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The Wedding LADOO

05 Jan

“Aik esa ladoo jo kha’ay wo bhee pachta’ay or jo na kha’ay wo

0784246bhee pachta’ay” Can you name this particular Ladoo? Can you? Aha! How intelligent you the young lot are… You got the answer “Shadi” at once. And why not baba…! After all the aforementioned riddle is in fact the most famous and approved saying unanimously.

Being knotted into sacred (one may read it “scared”, especially poor boys) relation of marriage is not only a social need but fulfillment of a significant religious obligation as well. For that reason three years back my elder brother thought to discharge of this particular responsibility and relish the taste of the most legendary Ladoo of the world as well.

Indubitably, for preparation of this Wedding-Ladoo the foremost ingredient besides my brother was certainly a girl-the expected Bhabi of mine. So what happened next is that before my mom had rummaged around a chand see dulhan for her chand sa beta, the Almighty Himself listened to her and granted a chand see daughter in law to her in the family. Soon after six months from then the lot of bachelors in my home reduced to two as my brother got married pretty soon after his engagement.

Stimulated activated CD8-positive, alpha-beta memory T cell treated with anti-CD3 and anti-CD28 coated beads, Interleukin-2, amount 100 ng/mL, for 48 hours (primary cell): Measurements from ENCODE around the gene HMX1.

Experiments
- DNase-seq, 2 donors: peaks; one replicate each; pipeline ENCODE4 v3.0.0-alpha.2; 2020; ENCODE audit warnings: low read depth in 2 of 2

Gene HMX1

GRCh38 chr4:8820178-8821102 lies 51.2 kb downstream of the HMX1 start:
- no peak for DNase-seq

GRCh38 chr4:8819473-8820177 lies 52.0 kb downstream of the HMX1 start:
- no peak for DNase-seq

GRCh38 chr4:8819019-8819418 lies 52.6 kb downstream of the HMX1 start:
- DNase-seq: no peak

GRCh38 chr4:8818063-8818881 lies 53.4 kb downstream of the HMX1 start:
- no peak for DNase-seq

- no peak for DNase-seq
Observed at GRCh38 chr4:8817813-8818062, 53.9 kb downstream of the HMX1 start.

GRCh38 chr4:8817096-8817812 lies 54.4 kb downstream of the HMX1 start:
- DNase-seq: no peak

I remember when I was in fourth year there was a teacher of mine who used to say that in life there comes a time when wedding becomes a ‘requisite’ for you. You need an assistant, a partner to drive and mange the car of life. Just like my other obedient friends, I also moved my head in positive then. Tacitly, at that time all this fascinating philosophy seemed as correct as any statement of Chahcu Bush and as striking as the beauty of full moon. But now since I’ve stepped into the balcony of maturity, so when I try to analyze the “car” of married individuals, I get perplexed. I find myself in the opposition of my respected teacher, for marriage seems me nothing but the kindred of Aunty “inflation”.

First, even before marriage one requires bundles and bundles of money. The wealth, through which one can purchase a couple of Honda 125, is drained in buying the wedding jora of Dulhan. Adding fuel to fire, this particular jora is meant for one gorgeous night merely. The next time when one’s wife gets hold of it, one yearns to bump oneself into wall as she (the wife) says, “This suit is no more in use because the design has been out dated.” Now without any difficulty you can envisage the pathetic gesture of husband at this “comfy” remark by his wife.